Harvesting jackfruit requires careful consideration of ripeness indicators, such as yellowing leaves, hollow sounds when tapped, and well-spaced spines yielding to pressure. Pick soft, aromatic fruit with a yellow leaf near the stalk for home consumption. For sale, harvest mature, firm fruit without aroma. Carefully cut the peduncle with gloves to avoid spines, and use sacks when harvesting from tall trees.
To reduce latex flow during harvesting, from mid-morning to late afternoon. After picking, remove unwanted water sprouts from the trunk. When handling fruit, let the latex flow and coagulate by laying the fruit against a railing with the stalk down. Transport fruits in single layers, using dried banana leaves to prevent bruises and breaks. Avoid inserting sticks into the stem, as it promotes decay.
Post-harvest, remove immature or damaged fruits and grade the remaining ones according to size. Wash fruits with chlorinated water, drain them, and pack them in plastic containers or bamboo baskets for storage. Ripe fruits can be stored at specific temperatures and humidity levels, depending on the cultivar and maturity stage.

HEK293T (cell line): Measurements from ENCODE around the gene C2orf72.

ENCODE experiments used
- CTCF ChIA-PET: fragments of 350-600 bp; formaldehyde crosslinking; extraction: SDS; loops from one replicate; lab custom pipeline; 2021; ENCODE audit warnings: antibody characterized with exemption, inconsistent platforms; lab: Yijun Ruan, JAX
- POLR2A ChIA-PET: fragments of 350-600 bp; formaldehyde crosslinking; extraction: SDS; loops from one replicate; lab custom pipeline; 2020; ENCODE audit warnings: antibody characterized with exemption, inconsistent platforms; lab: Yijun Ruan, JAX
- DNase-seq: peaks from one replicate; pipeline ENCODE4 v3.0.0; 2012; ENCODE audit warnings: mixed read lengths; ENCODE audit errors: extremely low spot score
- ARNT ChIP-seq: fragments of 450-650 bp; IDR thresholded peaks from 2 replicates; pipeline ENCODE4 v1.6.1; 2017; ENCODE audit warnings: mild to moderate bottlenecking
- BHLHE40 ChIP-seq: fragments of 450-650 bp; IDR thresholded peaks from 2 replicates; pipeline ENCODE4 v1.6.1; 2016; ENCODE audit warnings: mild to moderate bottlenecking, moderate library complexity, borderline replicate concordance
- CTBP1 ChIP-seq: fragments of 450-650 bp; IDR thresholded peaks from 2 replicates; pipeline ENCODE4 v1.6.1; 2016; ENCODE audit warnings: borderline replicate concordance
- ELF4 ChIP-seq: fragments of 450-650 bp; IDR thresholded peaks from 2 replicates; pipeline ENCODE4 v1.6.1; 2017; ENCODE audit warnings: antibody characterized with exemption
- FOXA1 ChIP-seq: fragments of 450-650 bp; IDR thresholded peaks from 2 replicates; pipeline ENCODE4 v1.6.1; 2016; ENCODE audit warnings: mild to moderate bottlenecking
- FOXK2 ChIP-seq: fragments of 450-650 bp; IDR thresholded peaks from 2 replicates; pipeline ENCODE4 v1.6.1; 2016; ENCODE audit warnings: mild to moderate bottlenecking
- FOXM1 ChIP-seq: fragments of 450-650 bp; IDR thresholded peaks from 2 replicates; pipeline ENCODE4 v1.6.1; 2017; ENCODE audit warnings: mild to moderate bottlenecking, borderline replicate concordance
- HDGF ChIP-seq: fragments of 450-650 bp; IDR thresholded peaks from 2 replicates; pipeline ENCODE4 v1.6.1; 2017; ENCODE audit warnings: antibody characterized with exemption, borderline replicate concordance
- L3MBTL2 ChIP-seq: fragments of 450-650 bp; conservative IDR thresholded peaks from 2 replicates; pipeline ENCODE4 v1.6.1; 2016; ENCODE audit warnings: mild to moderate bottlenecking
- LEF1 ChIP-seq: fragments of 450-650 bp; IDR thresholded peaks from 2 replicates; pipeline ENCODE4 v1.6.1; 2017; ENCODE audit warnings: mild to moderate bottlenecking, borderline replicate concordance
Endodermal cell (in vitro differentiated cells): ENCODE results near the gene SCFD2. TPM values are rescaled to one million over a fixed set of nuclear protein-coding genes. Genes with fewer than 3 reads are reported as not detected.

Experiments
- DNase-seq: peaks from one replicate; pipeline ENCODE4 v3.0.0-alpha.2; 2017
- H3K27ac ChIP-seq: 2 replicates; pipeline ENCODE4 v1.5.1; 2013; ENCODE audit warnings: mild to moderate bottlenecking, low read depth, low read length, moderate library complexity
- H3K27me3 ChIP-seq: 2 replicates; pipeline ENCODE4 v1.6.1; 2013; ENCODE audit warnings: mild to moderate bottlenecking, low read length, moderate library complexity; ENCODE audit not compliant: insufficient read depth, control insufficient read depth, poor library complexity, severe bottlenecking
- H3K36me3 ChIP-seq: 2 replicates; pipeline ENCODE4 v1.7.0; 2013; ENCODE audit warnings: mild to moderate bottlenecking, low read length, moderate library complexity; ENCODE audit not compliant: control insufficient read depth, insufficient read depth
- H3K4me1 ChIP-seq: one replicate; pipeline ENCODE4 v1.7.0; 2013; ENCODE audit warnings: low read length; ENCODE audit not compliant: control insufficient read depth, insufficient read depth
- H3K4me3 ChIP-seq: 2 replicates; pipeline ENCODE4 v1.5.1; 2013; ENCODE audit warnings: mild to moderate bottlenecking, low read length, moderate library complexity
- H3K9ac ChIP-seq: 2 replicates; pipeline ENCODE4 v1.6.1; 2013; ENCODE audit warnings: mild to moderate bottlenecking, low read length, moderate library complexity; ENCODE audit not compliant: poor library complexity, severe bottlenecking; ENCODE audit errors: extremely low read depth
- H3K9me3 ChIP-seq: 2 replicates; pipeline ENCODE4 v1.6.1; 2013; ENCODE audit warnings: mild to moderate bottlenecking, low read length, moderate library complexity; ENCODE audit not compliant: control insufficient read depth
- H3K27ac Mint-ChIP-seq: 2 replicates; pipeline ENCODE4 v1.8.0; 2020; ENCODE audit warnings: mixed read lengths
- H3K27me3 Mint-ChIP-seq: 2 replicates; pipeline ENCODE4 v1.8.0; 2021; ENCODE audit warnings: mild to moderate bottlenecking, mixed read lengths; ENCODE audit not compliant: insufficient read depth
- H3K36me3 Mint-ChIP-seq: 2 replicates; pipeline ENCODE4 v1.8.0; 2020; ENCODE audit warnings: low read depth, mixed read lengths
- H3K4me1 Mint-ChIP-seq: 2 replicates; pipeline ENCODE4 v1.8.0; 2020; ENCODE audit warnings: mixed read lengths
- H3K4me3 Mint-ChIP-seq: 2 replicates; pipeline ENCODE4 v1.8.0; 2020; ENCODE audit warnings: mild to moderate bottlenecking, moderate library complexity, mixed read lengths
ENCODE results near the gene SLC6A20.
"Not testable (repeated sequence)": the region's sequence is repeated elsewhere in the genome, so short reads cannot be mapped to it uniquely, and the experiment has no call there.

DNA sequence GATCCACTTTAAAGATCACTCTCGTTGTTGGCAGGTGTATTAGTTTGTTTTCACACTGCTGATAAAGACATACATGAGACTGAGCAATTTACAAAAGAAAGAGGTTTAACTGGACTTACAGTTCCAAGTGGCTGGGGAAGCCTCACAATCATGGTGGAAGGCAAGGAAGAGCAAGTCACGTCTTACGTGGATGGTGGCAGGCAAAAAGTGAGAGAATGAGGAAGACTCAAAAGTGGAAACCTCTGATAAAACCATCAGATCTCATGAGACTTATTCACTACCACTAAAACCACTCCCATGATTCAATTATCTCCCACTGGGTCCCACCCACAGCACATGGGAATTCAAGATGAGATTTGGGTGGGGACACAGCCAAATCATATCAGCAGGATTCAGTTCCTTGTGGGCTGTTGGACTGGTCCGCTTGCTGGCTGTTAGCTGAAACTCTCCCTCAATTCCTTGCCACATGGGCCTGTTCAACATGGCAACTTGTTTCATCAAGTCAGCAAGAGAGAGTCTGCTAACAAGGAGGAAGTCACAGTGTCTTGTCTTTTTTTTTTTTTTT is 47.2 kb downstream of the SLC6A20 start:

For pre-processing, fully ripen jackfruits at 24-27ºC or use ethylene gas for uniform ripening. To turn them into fruitlets, cut, deseed, and sort accordingly. Fruitless can be packed in polythene bags or containers and kept at 2ºC for three weeks. Pulp preparation involves crushing deseeded bulbs, adding sugar, drying, and storing at -20 – -22ºC.
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Jackfruit Yield per Tree
Jackfruit yield per Tree can vary based on age, health, and growing conditions. An average mature jackfruit tree can produce 60 to 200 fruits annually, weighing 5 to 15 kilograms each. Optimal care and proper management can enhance yield and fruit quality. Jackfruit trees take about 3 to 4 years to bear fruit and can continue producing for 30 to 60 years. On average, a well-managed jackfruit plantation can accommodate 70 to 180 trees per acre, with a potential annual yield of 4.9 to 18 tons per hectare, depending on the planting density and fruit size.
Growing jackfruit in the Philippines offers a rewarding experience with diverse varieties, successful propagation methods like grafting and air layering, and proper care practices. By embracing these techniques, farmers can enjoy a bountiful harvest of this tropical delicacy.